Accenture CEO Joe Forehand offers
American Way readers management and leadership advice gleaned
from 30 years in the consulting business.
Accenture divorced from accounting firm Arthur Andersen in August
2000, and like many divorces, it was rancorous. The fledgling firm
- then known as Andersen Consulting - needed strong leadership to
make it through that turmoil.
Apparently Accenture got it. Chairman and CEO Joe Forehand, who
joined the firm in 1972, has delivered fast growth and sizable
profits since the split. Despite the recession and tech meltdown,
the new firm grew revenue at twice the rate of other business
consultancies during past two years, and posted profits of $1.1
billion on revenues of $11.4 billion in 2001. It is now the world's
third-largest provider of IT-related business services and operates
in 47 countries.
Along the way, Forehand has pushed Accenture into new territory by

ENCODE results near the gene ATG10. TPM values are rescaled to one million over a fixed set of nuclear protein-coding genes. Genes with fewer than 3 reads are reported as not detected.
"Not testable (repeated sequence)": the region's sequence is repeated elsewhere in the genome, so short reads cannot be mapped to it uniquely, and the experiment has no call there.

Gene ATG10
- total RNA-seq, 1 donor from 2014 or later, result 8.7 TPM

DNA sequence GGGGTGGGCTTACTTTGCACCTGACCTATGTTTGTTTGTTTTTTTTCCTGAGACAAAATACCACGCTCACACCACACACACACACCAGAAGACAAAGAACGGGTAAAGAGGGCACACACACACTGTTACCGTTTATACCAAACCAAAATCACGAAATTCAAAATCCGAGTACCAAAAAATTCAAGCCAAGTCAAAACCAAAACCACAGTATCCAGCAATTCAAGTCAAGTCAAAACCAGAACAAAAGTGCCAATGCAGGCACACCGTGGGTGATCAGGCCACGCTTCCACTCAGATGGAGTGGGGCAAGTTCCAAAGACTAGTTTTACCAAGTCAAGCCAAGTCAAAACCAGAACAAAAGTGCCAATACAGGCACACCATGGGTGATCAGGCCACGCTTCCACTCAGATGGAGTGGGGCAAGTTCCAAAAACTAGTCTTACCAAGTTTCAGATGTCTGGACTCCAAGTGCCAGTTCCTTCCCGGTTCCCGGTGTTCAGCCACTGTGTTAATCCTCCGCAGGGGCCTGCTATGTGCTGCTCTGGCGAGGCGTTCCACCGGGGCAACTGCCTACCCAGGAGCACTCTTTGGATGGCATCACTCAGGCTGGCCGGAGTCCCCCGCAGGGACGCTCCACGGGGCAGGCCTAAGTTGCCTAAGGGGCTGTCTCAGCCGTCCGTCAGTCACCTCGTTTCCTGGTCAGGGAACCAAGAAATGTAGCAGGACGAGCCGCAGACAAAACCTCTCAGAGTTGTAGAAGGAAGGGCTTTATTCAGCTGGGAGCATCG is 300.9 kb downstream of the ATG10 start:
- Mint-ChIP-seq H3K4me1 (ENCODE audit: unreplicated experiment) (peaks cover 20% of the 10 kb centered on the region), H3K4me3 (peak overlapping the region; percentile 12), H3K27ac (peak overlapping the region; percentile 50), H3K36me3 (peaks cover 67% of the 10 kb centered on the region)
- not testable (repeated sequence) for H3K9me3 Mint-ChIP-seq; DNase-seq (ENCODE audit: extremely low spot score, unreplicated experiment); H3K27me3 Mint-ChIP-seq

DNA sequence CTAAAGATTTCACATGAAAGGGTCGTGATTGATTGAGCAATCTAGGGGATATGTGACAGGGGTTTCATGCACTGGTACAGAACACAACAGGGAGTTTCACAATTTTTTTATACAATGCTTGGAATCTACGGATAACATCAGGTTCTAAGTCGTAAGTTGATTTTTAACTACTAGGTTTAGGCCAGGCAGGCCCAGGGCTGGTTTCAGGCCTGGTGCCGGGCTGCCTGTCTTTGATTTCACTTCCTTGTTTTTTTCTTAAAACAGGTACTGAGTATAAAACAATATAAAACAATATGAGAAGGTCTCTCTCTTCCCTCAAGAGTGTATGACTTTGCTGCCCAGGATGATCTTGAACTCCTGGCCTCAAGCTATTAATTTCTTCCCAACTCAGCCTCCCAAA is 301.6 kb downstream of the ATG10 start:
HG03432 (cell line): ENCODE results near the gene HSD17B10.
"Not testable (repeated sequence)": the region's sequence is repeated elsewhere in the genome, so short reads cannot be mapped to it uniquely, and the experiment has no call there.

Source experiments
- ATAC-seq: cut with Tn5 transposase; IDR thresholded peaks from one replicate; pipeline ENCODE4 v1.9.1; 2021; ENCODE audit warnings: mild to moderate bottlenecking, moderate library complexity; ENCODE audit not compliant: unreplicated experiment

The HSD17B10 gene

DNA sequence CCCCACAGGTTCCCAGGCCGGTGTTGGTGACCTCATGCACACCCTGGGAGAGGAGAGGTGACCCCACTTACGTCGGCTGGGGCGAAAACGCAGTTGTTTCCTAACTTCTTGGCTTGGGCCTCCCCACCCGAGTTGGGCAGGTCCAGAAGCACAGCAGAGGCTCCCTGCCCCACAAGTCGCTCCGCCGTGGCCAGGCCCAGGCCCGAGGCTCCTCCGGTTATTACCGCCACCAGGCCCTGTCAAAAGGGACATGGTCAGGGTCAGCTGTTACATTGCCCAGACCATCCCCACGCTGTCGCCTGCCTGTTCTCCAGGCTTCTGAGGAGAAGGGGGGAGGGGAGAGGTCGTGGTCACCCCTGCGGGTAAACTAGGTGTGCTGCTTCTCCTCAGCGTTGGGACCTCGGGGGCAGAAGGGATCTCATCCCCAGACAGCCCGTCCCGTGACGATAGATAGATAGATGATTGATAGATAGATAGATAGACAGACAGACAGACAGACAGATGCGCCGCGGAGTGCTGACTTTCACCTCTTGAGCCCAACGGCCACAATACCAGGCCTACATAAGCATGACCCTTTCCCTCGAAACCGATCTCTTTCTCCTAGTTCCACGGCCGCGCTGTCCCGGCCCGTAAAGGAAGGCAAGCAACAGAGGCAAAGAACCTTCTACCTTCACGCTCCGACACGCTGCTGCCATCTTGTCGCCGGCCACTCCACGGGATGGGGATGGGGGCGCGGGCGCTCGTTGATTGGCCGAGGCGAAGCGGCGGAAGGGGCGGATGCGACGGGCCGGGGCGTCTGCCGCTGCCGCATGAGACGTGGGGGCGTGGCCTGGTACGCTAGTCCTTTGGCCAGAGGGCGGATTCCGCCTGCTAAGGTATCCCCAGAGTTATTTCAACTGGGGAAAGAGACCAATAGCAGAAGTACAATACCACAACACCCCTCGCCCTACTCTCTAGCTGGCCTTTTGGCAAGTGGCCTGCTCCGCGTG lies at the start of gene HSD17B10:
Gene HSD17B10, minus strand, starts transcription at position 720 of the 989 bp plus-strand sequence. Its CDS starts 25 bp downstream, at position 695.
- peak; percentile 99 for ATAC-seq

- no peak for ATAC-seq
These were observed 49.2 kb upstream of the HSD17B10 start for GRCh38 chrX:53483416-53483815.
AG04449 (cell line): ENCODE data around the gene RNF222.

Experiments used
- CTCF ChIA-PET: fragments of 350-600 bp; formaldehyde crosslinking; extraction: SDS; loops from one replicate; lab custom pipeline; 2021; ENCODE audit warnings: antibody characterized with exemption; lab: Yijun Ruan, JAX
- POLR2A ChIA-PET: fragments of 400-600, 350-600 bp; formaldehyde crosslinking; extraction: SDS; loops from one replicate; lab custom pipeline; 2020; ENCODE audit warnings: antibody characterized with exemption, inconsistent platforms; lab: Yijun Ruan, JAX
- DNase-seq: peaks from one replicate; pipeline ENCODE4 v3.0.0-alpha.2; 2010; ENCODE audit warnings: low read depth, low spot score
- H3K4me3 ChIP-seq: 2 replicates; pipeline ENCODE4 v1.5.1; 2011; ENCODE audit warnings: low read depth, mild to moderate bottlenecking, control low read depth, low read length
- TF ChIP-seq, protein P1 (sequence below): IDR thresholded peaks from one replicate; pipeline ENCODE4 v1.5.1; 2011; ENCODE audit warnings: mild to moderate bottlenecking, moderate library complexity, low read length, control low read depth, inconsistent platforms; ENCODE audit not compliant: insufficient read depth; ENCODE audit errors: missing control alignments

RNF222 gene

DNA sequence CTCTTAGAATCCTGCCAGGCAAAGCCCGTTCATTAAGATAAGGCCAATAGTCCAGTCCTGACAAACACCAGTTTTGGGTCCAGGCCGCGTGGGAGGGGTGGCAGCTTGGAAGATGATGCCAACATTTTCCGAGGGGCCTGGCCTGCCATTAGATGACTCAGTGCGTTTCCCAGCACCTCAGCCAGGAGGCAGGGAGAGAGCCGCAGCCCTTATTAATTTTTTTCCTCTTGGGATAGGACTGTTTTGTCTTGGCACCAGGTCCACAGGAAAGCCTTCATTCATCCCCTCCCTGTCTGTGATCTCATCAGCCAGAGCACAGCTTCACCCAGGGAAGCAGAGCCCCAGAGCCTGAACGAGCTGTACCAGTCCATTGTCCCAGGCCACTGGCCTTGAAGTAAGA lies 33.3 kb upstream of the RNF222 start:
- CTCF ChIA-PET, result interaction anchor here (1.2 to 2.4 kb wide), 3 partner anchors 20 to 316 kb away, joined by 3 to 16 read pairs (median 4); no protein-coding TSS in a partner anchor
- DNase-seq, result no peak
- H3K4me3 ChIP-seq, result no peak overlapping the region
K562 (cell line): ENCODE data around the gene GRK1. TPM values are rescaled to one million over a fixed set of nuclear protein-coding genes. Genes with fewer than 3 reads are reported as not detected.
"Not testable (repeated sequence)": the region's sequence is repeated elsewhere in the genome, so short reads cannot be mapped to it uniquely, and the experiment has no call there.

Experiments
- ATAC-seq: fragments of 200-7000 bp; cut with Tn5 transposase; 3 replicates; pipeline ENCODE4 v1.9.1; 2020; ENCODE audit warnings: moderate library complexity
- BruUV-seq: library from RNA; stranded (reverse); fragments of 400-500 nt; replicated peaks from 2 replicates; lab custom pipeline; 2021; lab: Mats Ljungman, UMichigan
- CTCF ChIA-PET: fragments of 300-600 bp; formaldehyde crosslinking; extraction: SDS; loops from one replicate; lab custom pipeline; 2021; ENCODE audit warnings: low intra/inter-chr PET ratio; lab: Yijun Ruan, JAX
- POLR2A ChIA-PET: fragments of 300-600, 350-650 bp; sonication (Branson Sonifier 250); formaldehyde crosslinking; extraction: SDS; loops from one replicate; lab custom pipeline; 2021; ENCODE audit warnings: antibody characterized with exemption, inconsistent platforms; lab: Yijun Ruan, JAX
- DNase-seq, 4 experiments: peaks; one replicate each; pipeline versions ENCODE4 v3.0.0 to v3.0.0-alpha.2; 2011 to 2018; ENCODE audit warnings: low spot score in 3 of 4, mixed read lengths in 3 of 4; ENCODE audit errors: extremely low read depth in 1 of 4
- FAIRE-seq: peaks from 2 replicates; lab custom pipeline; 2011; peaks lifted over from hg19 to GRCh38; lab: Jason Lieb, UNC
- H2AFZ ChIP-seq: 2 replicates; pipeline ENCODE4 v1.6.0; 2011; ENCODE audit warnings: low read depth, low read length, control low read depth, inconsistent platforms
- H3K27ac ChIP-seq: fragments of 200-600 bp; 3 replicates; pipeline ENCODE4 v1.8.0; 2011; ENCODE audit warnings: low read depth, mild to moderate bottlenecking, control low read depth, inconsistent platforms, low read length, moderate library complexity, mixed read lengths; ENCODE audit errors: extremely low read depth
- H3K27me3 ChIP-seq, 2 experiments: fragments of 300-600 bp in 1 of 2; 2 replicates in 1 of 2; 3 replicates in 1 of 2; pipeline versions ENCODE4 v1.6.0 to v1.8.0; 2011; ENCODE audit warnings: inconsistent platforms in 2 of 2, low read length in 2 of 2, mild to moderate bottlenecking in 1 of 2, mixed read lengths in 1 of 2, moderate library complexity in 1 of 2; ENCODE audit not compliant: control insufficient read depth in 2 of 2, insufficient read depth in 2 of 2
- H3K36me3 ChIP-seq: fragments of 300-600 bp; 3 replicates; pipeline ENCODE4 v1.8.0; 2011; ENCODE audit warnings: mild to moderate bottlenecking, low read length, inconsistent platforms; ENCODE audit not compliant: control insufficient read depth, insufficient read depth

outsourcing many of the firm's back-office functions and even
client services - it now maintains more than 200 outsourcing
arrangements - and by moving gradually from the traditional hourly
billing of consultants to pay-for-performance.
The 54-year-old Forehand travels 200 days a year, but American Way
caught up with him on a rare day at the home office in Dallas. He
spoke about the new style of business consulting Accenture
represents - and what he is hearing from CEOs about a coming crisis
AMERICAN WAY: You outsource an unusual amount of your operations
and your service offerings to partners. What makes this work?
JOE FOREHAND: We have 30 percent of our revenue growth from
outsourcing, usually around technology or business processes, such
as IT, finance, or customer relationship management. Increasingly,
companies are building their management team's abilities around
whatever is critical to compete in their market space. As Jack
Welch said, your back office is sometimes someone else's front
office, where it could get more time, attention, and skills.